How do you approach research questions?
I start with the problems a farmer didn't have. One project started with a tomato farmer who didn't have the same insect problem that surrounding farms had. So we ask, what is he doing that created this insect resistance, and how can that be used by other farmers? We met with several different farmers to discuss the issue, and wrote a grant to investigate specific hypothesis across a management gradient.
We're now working with five different growers and using Russell Ranch, our long-term agricultural research facility, as a benchmark.
I think conversation with farmers and their advisors is critical to develop relevant research questions and alternatives which have conservation of natural resources, biodiversity and provision of ecosystem services as a basis for improvement. It is also important to keep a positive feedback loop and bring results back to the community to foster farmer-to-farmer knowledge transfer.
What excites you about this new investment in agroecology?
The context of agriculture is changing and we now have a tremendous opportunity to promote agroecology as a viable and necessary strategy to build the sustainability and resilience of our agriculture. Farmers are seeking solutions, they are aware and interested. With climate change and depleted resources becoming more of a reality, growers are interested in putting soil improvement and ecological principles back into their management framework. And I think we ultimately care about the same things, we just need to find common ground and start speaking the same language. To do it we have to be open minded, both on the researcher and farmer side.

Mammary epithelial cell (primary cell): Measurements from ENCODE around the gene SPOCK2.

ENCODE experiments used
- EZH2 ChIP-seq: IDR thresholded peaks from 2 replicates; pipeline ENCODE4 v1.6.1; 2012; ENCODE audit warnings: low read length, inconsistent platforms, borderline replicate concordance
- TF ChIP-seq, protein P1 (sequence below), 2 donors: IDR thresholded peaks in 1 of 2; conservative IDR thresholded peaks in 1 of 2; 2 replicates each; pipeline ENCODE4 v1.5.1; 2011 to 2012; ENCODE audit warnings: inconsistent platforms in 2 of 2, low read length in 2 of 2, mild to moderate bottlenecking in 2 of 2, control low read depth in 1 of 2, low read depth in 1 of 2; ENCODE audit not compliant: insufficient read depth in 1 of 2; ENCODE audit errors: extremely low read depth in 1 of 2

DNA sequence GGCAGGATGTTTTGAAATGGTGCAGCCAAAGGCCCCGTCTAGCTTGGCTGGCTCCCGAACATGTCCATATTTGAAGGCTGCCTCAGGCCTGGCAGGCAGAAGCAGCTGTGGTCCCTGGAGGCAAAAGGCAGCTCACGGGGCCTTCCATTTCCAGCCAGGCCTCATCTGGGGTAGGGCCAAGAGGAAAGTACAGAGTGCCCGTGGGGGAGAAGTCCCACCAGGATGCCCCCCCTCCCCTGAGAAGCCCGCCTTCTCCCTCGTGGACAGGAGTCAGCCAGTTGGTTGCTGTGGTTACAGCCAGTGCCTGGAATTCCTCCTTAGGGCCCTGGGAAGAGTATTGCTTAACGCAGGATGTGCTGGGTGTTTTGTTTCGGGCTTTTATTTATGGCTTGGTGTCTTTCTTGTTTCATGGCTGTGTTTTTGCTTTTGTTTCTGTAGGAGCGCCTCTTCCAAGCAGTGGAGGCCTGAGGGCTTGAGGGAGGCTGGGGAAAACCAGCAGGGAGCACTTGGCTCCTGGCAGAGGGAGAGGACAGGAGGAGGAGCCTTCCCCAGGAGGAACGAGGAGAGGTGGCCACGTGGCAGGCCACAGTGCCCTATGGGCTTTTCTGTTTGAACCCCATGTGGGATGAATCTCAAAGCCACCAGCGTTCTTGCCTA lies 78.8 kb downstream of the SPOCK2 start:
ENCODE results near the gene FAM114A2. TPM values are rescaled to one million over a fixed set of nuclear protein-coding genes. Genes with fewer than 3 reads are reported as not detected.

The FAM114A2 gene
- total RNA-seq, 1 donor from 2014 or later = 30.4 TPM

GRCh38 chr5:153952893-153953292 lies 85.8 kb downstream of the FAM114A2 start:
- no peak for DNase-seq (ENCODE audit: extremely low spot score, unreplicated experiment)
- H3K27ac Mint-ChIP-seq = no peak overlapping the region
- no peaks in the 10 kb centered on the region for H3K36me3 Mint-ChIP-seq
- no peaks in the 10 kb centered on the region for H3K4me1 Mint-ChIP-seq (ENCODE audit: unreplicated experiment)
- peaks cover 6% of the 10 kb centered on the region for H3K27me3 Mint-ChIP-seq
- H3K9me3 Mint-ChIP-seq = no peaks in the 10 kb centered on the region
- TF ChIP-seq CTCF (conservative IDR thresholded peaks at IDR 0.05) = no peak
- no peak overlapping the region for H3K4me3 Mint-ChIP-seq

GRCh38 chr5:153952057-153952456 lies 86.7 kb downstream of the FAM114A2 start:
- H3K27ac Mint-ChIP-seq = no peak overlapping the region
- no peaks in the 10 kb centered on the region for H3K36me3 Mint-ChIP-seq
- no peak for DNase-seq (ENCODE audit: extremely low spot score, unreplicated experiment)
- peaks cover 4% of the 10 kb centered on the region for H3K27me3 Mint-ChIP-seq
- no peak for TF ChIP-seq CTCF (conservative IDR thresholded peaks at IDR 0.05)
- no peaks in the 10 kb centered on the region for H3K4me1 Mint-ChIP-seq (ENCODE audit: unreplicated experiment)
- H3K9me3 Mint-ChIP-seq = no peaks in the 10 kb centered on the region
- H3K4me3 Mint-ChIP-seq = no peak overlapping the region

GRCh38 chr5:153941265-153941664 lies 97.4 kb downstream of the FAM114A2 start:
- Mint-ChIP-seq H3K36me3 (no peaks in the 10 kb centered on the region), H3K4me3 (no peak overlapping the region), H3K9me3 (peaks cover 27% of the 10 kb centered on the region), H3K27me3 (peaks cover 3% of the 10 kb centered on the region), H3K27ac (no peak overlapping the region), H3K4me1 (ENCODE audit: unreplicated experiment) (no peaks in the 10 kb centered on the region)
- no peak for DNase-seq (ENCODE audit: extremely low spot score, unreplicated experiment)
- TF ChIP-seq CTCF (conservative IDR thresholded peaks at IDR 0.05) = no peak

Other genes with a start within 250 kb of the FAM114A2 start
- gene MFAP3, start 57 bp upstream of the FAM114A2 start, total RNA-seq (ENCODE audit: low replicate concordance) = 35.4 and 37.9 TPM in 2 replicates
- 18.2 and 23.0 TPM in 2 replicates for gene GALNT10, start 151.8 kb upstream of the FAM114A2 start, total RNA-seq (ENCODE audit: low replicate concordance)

Investment in agroecology will help us reach this objective and gives us an opportunity to think outside of the box. This gives an opportunity to be creative, cope with some of the pitfalls of science funding and take a participatory approach to interdisciplinary research to design holistic solutions that better use nature for a sustainable agriculture./h3>/h3>/h3>/h3>/h3>/h2>/h2>